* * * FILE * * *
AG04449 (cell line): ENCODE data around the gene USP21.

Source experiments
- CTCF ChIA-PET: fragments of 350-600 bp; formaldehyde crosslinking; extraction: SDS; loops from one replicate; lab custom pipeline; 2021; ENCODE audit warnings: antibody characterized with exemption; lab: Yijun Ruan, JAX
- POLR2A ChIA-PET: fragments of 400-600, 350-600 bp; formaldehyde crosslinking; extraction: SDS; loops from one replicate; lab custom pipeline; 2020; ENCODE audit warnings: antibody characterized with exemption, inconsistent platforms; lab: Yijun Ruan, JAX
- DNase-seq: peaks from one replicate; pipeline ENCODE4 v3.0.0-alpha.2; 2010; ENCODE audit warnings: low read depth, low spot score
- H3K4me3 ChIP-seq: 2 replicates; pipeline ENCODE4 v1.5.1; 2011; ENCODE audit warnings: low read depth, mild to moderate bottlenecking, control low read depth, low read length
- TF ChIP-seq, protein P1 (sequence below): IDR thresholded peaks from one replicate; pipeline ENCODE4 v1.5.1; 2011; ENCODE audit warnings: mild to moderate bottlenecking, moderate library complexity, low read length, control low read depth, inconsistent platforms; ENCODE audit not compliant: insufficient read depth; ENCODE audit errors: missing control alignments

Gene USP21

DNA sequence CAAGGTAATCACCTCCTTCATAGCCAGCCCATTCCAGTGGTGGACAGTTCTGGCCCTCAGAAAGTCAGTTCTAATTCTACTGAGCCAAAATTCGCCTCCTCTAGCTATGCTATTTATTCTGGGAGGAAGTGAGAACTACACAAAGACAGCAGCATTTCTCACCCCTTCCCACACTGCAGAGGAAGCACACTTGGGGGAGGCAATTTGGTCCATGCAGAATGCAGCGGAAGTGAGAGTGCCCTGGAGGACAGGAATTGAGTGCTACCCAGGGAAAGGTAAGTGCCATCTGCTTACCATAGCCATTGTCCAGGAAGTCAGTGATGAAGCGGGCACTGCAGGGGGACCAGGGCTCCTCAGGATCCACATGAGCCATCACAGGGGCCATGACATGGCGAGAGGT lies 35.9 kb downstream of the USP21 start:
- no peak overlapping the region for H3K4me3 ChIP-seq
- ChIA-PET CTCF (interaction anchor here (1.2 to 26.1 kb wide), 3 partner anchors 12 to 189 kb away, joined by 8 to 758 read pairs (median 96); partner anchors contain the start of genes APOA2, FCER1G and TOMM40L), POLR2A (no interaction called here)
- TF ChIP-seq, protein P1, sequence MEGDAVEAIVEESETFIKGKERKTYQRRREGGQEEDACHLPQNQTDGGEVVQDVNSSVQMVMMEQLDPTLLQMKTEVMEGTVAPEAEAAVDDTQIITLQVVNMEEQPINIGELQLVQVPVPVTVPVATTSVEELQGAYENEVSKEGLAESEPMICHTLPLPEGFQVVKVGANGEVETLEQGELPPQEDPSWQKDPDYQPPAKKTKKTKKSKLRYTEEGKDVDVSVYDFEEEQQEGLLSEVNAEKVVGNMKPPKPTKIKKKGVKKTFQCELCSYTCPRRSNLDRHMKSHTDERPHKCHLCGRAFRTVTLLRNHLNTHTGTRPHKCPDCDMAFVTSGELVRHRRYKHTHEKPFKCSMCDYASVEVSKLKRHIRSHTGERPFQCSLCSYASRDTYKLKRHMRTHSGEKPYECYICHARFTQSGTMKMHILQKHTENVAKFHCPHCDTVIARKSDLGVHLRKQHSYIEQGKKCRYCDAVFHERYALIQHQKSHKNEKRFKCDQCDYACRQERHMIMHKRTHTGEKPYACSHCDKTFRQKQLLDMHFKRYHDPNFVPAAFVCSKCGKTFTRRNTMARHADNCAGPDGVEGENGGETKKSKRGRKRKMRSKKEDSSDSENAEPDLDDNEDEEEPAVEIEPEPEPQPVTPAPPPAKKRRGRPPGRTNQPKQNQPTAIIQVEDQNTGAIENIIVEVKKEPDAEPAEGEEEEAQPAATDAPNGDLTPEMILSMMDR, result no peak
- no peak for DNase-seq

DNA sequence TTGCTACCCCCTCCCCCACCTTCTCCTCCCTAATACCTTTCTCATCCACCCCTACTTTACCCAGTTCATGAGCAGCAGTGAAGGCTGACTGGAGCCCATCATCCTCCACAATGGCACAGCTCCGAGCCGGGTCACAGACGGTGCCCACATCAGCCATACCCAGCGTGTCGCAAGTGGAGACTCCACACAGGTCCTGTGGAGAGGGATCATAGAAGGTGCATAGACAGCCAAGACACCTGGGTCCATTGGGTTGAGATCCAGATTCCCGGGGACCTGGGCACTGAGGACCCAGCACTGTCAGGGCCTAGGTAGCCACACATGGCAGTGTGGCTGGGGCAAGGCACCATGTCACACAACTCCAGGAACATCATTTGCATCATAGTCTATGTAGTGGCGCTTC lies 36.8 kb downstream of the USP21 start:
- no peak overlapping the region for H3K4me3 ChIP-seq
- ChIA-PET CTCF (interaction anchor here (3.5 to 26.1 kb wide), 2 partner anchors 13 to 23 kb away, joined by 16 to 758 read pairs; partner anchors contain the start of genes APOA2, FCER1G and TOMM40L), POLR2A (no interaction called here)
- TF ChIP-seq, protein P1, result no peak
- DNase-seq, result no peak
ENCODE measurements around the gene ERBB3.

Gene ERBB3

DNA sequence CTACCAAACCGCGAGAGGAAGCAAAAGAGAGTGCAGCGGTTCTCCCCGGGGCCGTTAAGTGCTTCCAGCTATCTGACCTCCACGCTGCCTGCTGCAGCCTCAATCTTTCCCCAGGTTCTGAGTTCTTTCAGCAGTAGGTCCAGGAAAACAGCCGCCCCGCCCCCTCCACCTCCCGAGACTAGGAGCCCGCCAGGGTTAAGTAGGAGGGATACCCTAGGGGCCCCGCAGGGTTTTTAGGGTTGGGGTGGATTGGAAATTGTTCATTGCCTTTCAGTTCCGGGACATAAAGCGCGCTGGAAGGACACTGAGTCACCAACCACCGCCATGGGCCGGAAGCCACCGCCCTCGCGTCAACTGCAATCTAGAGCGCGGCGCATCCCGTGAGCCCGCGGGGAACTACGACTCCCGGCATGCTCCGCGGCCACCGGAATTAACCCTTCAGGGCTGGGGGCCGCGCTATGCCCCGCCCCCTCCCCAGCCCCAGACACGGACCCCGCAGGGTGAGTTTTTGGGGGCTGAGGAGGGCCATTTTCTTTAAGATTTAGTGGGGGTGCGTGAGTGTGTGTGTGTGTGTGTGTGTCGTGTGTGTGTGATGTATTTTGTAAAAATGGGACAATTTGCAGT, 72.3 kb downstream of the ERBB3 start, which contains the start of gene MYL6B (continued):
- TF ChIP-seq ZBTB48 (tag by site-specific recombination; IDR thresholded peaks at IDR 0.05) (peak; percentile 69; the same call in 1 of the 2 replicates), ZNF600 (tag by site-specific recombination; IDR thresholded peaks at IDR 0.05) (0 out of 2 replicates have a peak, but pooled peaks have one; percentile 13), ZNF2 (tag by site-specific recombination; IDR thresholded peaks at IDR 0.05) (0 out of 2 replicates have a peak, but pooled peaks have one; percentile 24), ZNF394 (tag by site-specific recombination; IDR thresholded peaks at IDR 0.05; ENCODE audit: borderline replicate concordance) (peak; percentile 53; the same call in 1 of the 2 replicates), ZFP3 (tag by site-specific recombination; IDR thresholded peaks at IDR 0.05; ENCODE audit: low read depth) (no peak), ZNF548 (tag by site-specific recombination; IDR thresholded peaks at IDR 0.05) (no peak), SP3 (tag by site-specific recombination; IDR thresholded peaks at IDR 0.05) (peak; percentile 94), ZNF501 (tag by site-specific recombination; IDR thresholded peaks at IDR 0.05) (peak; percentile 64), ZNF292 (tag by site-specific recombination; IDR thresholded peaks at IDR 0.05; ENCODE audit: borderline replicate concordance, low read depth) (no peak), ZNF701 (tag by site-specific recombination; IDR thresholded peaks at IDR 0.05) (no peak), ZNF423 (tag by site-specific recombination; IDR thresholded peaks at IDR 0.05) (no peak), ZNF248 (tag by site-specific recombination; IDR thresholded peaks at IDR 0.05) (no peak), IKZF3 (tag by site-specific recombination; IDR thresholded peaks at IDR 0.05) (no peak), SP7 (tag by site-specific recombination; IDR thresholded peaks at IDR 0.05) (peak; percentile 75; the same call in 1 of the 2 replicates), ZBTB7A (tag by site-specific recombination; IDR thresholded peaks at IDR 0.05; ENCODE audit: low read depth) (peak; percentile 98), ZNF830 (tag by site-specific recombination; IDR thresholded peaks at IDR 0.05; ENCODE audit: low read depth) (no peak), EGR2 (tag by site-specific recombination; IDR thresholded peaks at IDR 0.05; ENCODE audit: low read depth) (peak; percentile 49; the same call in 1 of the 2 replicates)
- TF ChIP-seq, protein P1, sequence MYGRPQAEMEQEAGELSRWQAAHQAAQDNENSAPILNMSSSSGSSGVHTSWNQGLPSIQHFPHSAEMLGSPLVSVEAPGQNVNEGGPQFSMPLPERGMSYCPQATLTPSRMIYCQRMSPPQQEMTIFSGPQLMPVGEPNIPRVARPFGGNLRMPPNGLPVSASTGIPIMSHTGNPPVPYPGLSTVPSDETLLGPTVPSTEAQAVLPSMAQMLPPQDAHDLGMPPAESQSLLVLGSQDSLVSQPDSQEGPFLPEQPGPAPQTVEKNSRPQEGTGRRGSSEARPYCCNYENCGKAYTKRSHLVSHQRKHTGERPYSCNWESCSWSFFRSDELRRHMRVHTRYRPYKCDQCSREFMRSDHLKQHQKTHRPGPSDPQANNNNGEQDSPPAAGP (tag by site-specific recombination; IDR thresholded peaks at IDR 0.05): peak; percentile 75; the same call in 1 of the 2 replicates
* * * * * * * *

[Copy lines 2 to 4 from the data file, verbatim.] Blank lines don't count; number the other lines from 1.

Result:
Source experiments
- CTCF ChIA-PET: fragments of 350-600 bp; formaldehyde crosslinking; extraction: SDS; loops from one replicate; lab custom pipeline; 2021; ENCODE audit warnings: antibody characterized with exemption; lab: Yijun Ruan, JAX
- POLR2A ChIA-PET: fragments of 400-600, 350-600 bp; formaldehyde crosslinking; extraction: SDS; loops from one replicate; lab custom pipeline; 2020; ENCODE audit warnings: antibody characterized with exemption, inconsistent platforms; lab: Yijun Ruan, JAX